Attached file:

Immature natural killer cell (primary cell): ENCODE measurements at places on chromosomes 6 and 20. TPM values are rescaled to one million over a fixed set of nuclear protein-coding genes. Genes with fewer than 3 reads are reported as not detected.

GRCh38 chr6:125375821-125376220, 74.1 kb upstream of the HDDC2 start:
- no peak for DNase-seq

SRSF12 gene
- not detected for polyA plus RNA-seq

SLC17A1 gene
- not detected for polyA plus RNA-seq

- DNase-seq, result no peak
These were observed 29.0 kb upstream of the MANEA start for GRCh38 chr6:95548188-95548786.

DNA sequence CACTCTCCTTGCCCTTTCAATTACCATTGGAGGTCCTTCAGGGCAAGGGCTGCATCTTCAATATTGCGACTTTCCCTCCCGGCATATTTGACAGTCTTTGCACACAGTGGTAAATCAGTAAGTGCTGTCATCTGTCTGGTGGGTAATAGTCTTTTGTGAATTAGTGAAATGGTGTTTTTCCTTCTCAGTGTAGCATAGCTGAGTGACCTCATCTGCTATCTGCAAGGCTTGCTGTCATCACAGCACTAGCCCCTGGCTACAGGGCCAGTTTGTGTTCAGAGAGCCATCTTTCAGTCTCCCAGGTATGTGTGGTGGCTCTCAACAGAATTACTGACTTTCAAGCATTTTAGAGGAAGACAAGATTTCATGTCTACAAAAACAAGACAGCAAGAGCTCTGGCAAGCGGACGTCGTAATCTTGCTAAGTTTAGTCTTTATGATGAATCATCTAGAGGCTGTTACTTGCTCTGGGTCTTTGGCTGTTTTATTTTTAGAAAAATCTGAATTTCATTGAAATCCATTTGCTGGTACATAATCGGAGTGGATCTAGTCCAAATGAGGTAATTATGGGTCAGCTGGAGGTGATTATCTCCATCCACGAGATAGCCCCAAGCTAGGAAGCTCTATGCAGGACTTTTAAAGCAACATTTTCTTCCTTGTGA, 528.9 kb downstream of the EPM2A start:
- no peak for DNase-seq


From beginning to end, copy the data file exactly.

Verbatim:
Immature natural killer cell (primary cell): ENCODE measurements at places on chromosomes 6 and 20. TPM values are rescaled to one million over a fixed set of nuclear protein-coding genes. Genes with fewer than 3 reads are reported as not detected.

GRCh38 chr6:125375821-125376220, 74.1 kb upstream of the HDDC2 start:
- no peak for DNase-seq

SRSF12 gene
- not detected for polyA plus RNA-seq

SLC17A1 gene
- not detected for polyA plus RNA-seq

- DNase-seq, result no peak
These were observed 29.0 kb upstream of the MANEA start for GRCh38 chr6:95548188-95548786.

DNA sequence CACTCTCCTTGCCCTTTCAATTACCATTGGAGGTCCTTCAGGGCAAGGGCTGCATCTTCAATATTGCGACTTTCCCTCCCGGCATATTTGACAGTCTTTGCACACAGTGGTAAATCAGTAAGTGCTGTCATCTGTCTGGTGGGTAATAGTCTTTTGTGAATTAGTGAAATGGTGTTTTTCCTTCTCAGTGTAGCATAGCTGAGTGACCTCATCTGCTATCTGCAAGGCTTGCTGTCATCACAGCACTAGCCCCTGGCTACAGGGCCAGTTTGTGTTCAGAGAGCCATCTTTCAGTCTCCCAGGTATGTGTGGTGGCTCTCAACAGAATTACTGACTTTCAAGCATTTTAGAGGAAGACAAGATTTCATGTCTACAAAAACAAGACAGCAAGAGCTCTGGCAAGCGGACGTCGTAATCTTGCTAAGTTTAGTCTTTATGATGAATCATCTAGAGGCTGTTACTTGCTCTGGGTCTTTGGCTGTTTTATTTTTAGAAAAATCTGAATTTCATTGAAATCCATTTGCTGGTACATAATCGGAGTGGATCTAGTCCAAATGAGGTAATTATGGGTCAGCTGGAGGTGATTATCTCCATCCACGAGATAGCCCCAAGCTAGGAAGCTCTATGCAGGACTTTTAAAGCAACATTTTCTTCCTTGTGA, 528.9 kb downstream of the EPM2A start:
- no peak for DNase-seq